• The Mockingbird Next Door

  • Life with Harper Lee
  • By: Marja Mills
  • Narrated by: Amy Lynn Stewart
  • Length: 8 hrs and 11 mins
  • 4.1 out of 5 stars (203 ratings)

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The Mockingbird Next Door

By: Marja Mills
Narrated by: Amy Lynn Stewart
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Publisher's Summary

To Kill a Mockingbird, by Harper Lee, is one of the best-loved novels of the 20th century. But for the last 50 years, the novel's celebrated author, Harper Lee, has said almost nothing on the record. Journalists have trekked to her hometown of Monroeville, Alabama, where Harper Lee, known to her friends as Nelle, has lived with her sister, Alice, for decades, trying and failing to get an interview with the author. But in 2001, the Lee sisters opened their door to Chicago Tribune journalist Marja Mills. It was the beginning of a long conversation - and a great friendship.

In 2004, with the Lees' blessing, Mills moved into the house next door to the sisters. She spent the next 18 months there, sharing coffee at McDonalds and trips to the Laundromat with Nelle, feeding the ducks and going out for catfish supper with the sisters, and exploring all over lower Alabama with the Lees' inner circle of friends.

Nelle shared her love of history, literature, and the Southern way of life with Mills, as well as her keen sense of how journalism should be practiced. As the sisters decided to let Mills tell their story, Nelle helped make sure she was getting the story - and the South - right. Alice, the keeper of the Lee family history, shared the stories of their family.

The Mockingbird Next Door is the story of Mills's friendship with the Lee sisters. It is a testament to the great intelligence, sharp wit, and tremendous storytelling power of these two women, especially that of Nelle.

Mills was given a rare opportunity to know Nelle Harper Lee, to be part of the Lees' life in Alabama, and to hear them reflect on their upbringing, their corner of the Deep South, how To Kill a Mockingbird affected their lives, and why Nelle Harper Lee chose to never write another novel.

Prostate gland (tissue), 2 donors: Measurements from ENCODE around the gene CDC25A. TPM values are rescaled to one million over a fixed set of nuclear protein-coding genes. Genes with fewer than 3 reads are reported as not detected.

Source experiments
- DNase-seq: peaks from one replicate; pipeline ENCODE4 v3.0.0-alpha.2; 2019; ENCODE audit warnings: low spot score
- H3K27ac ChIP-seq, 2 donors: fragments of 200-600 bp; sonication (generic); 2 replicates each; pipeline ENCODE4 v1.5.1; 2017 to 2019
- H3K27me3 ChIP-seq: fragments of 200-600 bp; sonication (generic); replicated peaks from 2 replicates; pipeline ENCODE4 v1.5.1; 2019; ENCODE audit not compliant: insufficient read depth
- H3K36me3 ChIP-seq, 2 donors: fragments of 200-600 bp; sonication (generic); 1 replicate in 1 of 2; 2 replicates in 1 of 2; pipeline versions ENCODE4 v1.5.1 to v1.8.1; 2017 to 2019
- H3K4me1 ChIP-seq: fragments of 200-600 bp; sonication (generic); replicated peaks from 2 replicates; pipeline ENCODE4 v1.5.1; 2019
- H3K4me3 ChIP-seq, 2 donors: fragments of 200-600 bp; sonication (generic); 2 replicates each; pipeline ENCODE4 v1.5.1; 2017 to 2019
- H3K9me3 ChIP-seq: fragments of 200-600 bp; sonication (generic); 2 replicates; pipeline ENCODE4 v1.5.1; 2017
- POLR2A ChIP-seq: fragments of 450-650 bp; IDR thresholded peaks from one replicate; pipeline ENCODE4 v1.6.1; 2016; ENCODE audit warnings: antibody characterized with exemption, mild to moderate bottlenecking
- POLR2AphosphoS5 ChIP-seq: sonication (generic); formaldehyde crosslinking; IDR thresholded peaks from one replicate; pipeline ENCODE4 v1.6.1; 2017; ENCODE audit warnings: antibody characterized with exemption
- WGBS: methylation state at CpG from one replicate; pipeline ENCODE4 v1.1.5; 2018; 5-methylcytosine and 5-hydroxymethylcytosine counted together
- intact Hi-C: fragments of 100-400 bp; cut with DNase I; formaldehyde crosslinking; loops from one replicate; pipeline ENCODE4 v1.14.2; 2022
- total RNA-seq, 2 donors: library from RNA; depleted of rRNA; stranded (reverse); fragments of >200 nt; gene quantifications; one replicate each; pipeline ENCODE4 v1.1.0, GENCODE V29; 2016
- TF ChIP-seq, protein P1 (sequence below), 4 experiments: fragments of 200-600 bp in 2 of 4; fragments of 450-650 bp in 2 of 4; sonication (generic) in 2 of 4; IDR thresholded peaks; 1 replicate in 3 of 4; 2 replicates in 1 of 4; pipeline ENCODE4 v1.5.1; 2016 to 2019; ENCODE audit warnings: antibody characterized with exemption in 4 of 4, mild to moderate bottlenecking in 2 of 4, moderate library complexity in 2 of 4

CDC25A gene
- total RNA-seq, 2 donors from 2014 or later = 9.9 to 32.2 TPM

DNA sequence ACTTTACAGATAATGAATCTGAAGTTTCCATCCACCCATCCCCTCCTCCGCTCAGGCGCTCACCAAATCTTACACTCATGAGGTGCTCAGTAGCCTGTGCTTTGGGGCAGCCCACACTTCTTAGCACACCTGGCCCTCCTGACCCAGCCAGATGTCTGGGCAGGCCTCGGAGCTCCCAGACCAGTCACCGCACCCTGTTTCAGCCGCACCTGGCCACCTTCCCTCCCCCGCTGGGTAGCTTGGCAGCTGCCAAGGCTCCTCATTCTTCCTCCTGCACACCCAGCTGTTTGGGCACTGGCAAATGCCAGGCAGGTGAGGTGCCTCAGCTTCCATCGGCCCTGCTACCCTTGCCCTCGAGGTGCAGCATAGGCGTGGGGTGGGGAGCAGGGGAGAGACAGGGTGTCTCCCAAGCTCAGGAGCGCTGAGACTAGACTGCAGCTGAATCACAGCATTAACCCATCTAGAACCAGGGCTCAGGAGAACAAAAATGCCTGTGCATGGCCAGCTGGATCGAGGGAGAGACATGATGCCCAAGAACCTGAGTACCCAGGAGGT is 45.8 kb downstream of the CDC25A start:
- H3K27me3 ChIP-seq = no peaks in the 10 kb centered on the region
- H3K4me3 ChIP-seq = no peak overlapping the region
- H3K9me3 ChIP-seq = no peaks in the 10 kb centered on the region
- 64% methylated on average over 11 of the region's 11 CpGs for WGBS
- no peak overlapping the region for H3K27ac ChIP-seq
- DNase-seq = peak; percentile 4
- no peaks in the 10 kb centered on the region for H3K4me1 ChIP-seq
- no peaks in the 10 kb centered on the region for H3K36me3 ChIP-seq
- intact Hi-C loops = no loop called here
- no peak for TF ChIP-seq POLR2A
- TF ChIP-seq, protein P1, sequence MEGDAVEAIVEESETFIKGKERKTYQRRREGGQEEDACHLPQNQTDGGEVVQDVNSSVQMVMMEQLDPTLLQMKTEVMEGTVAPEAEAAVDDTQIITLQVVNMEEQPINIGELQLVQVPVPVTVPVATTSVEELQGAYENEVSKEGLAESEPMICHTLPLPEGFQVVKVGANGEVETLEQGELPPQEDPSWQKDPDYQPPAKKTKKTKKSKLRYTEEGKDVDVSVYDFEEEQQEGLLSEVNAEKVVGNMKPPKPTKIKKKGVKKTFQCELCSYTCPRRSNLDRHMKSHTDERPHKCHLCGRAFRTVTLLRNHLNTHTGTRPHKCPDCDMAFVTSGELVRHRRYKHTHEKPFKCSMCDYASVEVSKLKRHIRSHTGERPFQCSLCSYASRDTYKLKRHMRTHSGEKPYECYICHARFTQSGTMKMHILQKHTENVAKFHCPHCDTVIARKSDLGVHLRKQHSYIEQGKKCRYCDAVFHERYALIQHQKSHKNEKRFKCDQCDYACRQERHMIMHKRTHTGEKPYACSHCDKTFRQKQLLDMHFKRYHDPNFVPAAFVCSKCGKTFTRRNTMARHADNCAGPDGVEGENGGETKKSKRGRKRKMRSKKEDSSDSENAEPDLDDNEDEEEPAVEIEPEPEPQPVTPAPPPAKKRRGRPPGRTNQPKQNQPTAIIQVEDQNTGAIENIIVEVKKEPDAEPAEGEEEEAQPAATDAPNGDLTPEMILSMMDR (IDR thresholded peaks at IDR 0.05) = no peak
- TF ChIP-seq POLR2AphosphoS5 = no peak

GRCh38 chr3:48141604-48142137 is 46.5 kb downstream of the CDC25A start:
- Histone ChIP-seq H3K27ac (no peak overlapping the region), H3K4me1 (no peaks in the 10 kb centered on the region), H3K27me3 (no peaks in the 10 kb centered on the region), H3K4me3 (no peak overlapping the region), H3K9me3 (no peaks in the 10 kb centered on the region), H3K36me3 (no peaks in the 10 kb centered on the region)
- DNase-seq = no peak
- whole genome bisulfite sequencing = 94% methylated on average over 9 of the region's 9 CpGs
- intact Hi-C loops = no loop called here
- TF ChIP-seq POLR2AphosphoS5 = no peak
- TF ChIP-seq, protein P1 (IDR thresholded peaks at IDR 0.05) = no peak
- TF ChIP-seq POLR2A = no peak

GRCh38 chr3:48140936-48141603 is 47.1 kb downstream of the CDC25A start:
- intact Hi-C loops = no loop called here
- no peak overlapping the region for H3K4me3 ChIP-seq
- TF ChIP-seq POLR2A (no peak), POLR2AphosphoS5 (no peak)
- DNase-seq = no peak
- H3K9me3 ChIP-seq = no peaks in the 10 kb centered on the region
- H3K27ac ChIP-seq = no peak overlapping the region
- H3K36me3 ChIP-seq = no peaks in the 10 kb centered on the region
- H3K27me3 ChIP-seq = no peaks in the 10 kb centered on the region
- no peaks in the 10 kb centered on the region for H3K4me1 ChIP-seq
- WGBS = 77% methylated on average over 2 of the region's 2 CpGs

©2014 Marja Mills (P)2014 Penguin Audio

Critic Reviews

"There are many reasons to be grateful for The Mockingbird Next Door, Marja Mills’s wonderful memoir of Harper Lee and her sister.... Sympathetic and respectful it may be, but The Mockingbird Next Door is no sycophantic puff piece. It is a zesty account of two women living on their own terms yet always guided by the strong moral compass instilled in them by their father.... It is also an atmospheric tale of changing small-town America; of an unlikely, intergenerational friendship between the young author and her elderly subjects; of journalistic integrity; and of grace and fortitude.... Mills doesn’t avoid prickly issues, but she approaches them obliquely and accepts partial answers. Despite her enervating illness, Mills’s writing is energetic. The Mockingbird Next Door is warm yet wistful, a lament for the books Harper Lee never wrote. It ends on an elegiac note, since by the time Mills was able to complete it, the Lees were fading fast, in separate assisted-living facilities. The world she depicts is sadly gone, but - lucky for us - she caught it just in time." (Washington Post)

"A lot of people have a lot of ideas about what it means to be American, but here’s one more: To Kill a Mockingbird.... That fact alone makes The Mockingbird Next Door, a memoir by Chicago Tribune reporter Marja Mills about her friendship with the book’s author, Harper Lee, a valuable artifact. It’s also a thoughtful, sweet-tempered, witty piece of work.... The Mockingbird Next Door offers a winning, nuanced portrait. Indeed, given Lee’s deep privacy and advanced age, it seems unlikely we’ll ever have a better record of a remarkable American life." (USA Today)

"[Marja Mills] has written an intimate, moving book about a rare talent." (People)

What listeners say about The Mockingbird Next Door

Average Customer Ratings
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  • 4 out of 5 stars
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  • Overall
    3 out of 5 stars
  • Performance
    5 out of 5 stars
  • Story
    3 out of 5 stars

Story has nothing new to say about Harper Lee

Oddly enough, the question of whether Harper Lee or her sister Alice contributed to this book can be argued without a genuine resolution. They are elderly, but not all elderly people are incompetent. The question can be; could this author have gathered her stories about the sisters without ever having spoken with them, and she pretty much could have. Which does not say she didn't speak to them, about the article she wrote about encouraging everyone in Chicago to read the same book at the same time, To Kill a Mockingbird. Although this is a an interesting, well written discussion about the woman who wrote to Kill a Mockingbird and her hometown, there is nothing new here. The book is well written, interesting, if you are new to Harper Lee's history, but if Harper Lee says she did not agree or contribute to a book, there is every reason to believe her.